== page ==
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Angelina Jolie Facts: 33 Things You (Probably) Don't Know About the 'Maleficent' Star

30 May 2014 6:30 AM, PDT | Moviefone | See recent Moviefone news »

It's hard to believe Angelina Jolie has been a fixture of Hollywood for almost 20 years now.

Ever since breaking out in the late '90s with a string of critically-acclaimed performances, the actress quickly established herself as an international star. Between headlining hits like "Mr. & Mrs. Smith" and directing passion projects like "In the Land of Blood and Honey," Jolie is perhaps the biggest Hollywood spokesperson of humanitarian efforts worldwide. This summer, however, Jolie can be seen taking a wicked turn in Disney's "Maleficent" -- a re-imagining of "Sleeping Beauty" from the villain's point-of-view.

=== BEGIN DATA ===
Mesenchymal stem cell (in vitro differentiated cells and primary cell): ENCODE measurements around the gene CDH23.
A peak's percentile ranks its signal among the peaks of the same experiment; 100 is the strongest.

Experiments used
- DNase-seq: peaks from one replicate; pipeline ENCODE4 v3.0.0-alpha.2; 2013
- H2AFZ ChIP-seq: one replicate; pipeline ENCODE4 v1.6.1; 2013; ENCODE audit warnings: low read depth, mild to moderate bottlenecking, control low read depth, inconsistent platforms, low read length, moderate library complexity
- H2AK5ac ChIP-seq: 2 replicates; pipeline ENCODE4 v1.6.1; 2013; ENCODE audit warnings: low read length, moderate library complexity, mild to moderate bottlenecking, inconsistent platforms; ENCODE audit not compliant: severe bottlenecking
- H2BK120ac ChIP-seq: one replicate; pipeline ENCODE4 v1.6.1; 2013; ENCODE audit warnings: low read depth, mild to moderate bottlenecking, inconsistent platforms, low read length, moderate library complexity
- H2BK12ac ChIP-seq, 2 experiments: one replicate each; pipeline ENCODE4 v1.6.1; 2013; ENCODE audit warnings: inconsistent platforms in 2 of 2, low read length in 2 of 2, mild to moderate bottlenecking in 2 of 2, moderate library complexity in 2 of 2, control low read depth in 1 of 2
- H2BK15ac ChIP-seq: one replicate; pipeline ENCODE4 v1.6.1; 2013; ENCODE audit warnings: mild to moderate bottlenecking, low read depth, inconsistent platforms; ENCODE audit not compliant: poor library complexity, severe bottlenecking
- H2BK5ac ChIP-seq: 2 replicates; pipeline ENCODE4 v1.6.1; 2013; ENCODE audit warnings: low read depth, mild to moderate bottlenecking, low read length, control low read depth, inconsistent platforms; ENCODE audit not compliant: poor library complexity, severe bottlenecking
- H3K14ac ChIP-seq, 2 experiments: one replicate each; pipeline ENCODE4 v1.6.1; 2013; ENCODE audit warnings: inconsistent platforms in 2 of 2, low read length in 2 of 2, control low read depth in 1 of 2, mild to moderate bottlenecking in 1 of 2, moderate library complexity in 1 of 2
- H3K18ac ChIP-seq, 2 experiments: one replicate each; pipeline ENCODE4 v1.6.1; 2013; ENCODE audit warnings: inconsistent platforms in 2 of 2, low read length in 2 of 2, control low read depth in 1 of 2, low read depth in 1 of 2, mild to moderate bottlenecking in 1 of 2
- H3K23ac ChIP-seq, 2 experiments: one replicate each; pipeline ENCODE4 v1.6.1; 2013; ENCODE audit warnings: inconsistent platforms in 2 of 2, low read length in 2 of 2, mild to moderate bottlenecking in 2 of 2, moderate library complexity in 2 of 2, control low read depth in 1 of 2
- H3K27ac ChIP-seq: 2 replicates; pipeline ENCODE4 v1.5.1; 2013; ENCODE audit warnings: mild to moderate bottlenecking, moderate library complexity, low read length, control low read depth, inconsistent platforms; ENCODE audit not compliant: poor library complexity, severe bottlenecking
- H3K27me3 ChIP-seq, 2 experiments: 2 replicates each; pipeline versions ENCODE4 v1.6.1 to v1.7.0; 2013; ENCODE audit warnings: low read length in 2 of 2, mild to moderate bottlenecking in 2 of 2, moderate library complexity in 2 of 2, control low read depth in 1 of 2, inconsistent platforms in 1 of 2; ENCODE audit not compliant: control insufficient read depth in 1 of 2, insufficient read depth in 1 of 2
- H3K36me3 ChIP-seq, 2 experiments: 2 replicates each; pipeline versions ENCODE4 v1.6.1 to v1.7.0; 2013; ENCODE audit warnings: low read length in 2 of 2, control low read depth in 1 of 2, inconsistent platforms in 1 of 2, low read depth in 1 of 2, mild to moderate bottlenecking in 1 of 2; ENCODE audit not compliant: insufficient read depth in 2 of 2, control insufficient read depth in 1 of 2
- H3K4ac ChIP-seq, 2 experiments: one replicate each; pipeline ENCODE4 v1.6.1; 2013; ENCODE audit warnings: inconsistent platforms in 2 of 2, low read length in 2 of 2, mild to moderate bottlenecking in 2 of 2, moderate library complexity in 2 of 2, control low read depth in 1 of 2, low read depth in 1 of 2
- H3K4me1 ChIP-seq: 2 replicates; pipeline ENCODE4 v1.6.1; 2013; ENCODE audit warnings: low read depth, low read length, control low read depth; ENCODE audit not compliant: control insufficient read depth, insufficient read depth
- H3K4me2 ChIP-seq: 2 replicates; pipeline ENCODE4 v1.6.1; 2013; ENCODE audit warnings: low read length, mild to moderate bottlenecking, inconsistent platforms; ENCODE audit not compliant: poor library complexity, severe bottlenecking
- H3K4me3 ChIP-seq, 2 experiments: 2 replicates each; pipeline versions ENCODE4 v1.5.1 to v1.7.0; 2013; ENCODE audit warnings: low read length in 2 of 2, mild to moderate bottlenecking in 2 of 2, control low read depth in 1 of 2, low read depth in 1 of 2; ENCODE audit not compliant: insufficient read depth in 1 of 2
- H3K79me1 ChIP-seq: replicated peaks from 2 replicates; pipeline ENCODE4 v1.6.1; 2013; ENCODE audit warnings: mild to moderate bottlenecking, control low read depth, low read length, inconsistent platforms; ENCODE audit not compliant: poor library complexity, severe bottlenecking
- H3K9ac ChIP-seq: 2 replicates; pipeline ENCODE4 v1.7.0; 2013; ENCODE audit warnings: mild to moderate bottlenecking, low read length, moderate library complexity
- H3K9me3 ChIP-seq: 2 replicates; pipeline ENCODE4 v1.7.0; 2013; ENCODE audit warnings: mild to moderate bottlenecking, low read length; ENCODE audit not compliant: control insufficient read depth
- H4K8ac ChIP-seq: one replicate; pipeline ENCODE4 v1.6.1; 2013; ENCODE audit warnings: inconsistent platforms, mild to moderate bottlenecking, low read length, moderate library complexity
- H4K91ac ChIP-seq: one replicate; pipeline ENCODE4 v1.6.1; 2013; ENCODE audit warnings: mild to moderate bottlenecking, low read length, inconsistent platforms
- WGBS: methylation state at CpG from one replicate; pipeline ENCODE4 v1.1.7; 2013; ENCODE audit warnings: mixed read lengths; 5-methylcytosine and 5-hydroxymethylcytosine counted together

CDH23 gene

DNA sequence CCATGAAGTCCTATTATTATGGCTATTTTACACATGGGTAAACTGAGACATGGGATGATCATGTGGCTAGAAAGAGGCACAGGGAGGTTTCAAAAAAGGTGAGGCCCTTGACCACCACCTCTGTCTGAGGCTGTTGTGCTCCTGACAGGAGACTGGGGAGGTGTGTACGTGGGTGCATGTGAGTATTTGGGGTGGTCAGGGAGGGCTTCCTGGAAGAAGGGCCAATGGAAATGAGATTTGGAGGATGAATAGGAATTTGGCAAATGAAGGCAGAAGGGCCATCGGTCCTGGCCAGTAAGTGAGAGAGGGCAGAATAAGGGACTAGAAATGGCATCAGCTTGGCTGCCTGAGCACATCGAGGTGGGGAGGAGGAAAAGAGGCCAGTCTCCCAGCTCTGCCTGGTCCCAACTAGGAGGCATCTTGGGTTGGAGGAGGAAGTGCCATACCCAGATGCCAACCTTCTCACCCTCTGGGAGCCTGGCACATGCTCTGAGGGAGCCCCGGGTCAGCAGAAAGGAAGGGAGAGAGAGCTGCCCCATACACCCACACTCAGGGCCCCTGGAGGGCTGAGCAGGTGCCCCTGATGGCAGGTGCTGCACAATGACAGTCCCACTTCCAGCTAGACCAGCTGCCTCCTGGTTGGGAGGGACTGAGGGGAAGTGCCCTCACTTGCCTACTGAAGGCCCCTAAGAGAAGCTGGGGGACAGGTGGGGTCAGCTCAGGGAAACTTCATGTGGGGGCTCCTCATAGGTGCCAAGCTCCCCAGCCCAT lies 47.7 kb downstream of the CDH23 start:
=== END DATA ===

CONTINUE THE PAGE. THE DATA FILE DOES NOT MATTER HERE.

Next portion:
From her Oscar-winning godfather to her curiosity with blood, here are 33 things you probably don't know about Angelina Jolie.

1. Jolie was born June 4, 1975 in Los Angeles to Jon Voight and Marcheline Bertrand, both actors.

2. The actress was born Angelina Jolie Voight, but she legally dropped her surname "Voight" in 2002.

3. She is the goddaughter of actress Jacqueline Bisset and actor Maximilian Schell. »

- Jonny Black

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Film Review: ‘The M Word’

2 May 2014 3:43 PM, PDT | Variety - Film News | See recent Variety - Film News news »